Cafe St. Jorge and its famous avocado toast. Molly Wood/Marketplace
Make Me Smart With Kai and Molly

Let’s talk about avocado toast

Molly Wood Apr 6, 2017
Cafe St. Jorge and its famous avocado toast. Molly Wood/Marketplace

We got a ton of feedback, or is it foodback, about our special NAFTA episode of Make Me Smart. 

Although technically, most of the foodback was actually about avocado toast. Careful listeners of the show will remember that our collective Make Me Smart obsession with avocado toast started with a tale about breakfast. Kai’s breakfast, in fact.

He said he’d had toast, with some avocado on top, which led me to gently mock him for not just calling it what it really is: a delicious culinary creation that’s taken hipster eateries by storm. Avocado toast apparently became a Certified Big Deal a couple years back because Gwyneth Paltrow put it in her “It’s All Good” cookbook in 2013. Although this surprisingly voluminous Wikipedia entry cites lots more references dating back as far as 1937, when it was apparently recommended along with “a lime rickey.”

So for the NAFTA episode, I went to Cafe St. George in San Francisco, home of a very highly rated slab of avocado toast, and talked about what might happen to the price of avocados (and our precious, precious toast trend) if NAFTA were to be repealed or renegotiated. You can hear all that in the episode, but let’s talk about the toast.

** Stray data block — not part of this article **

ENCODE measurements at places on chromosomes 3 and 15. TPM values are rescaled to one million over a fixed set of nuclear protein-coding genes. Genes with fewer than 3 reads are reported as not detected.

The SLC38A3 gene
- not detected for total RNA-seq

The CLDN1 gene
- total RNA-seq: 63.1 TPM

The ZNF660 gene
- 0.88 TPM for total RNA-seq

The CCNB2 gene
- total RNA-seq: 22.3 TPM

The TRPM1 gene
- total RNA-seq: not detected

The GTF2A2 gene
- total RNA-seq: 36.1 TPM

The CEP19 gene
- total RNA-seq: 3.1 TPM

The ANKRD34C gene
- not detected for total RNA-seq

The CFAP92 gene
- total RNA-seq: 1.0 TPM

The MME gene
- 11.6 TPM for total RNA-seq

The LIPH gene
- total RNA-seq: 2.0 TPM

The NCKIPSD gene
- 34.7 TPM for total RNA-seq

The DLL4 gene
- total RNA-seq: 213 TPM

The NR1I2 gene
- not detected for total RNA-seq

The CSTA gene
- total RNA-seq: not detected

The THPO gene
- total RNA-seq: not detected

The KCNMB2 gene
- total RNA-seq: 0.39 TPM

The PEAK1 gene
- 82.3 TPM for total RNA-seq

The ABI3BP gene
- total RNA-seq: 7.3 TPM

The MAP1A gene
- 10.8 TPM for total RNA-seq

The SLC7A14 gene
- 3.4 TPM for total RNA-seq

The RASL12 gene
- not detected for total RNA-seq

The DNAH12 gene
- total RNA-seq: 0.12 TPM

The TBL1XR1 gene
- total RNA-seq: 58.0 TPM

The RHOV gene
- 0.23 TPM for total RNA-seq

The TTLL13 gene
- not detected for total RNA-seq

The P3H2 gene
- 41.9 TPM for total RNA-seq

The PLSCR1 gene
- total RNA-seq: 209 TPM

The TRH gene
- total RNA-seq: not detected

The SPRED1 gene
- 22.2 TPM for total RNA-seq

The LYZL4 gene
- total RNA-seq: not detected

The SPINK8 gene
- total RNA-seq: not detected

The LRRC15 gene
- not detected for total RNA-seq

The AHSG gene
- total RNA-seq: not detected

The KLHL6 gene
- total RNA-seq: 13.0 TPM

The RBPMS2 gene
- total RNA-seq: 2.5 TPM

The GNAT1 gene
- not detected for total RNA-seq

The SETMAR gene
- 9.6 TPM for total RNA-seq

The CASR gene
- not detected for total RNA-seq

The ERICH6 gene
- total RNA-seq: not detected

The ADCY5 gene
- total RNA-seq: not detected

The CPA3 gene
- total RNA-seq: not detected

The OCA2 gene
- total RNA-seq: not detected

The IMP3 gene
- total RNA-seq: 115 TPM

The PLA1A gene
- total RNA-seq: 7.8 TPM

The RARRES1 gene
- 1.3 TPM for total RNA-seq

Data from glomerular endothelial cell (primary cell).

It is indeed, a hearty helping. It’s roughly an entire avocado on some oat-y, nutty brown bread that’s at least an inch thick. The flavoring is pretty simple: some olive oil, a little lemon and red pepper flakes, plus a little other secret spice mixed in there. You can, crucially, get it with toppings that include a fried egg, which is how I prefer mine.

I’ll say that for my money, I like a little less lemon and a lot more sea salt, and sourdough toast or crusty French bread. But the Cafe St. George toast delivered for what I thought was a fairly reasonable $6.

But my favorite part of the ensuing week was watching all of you listeners try it for yourselves! Here’s just a sampling of the people who tweeted us about their first-timer avocado toast adventures:

There were a couple more advanced entries, including a hard-boiled egg, which sounds intriguing and delightful.

And some price complaints, because NAFTA may still be in effect, but the creamy green fruits don’t come cheap in Vancouver.

But in the interest of making you smarter, here are some interesting facts about avocado toast.

  • It can range from 400 to 700 calories per serving
  • It seems to have first appeared on a menu in 1993, in Australia
  • According to Google Trends, interest in avocado toast has grown steadily since 2013; there was a dip in October followed by a big spike in January (could our show be the reason?)
  • New York produces the most searches for avocado toast; Washington DC is second
  • Possible toast toppings include egg, crab, tuna, pomegranate, pumpkin seeds, sprouts, shrimp, arugula, chickpeas, bacon, tomato, dukkah, roasted garlic and hemp seeds … anything, really
  • A casual survey of prices shows that toast dishes can range from $4 to well over $20, depending on toppings

There’s been speculation for at least the last two years that we may have, in fact, reached “peak avocado toast,” a characterization I would dispute since so many of you hadn’t tried it until recently. However, with news this week that some enterprising Italians have opened an actual avocado bar in Brooklyn, Kai and I have determined that it’s certainly approaching pumpkin spice territory, if it hasn’t completely jumped the shark.

But if it does, at least we’ll still have Reese’s Peanut Butter Eggs.

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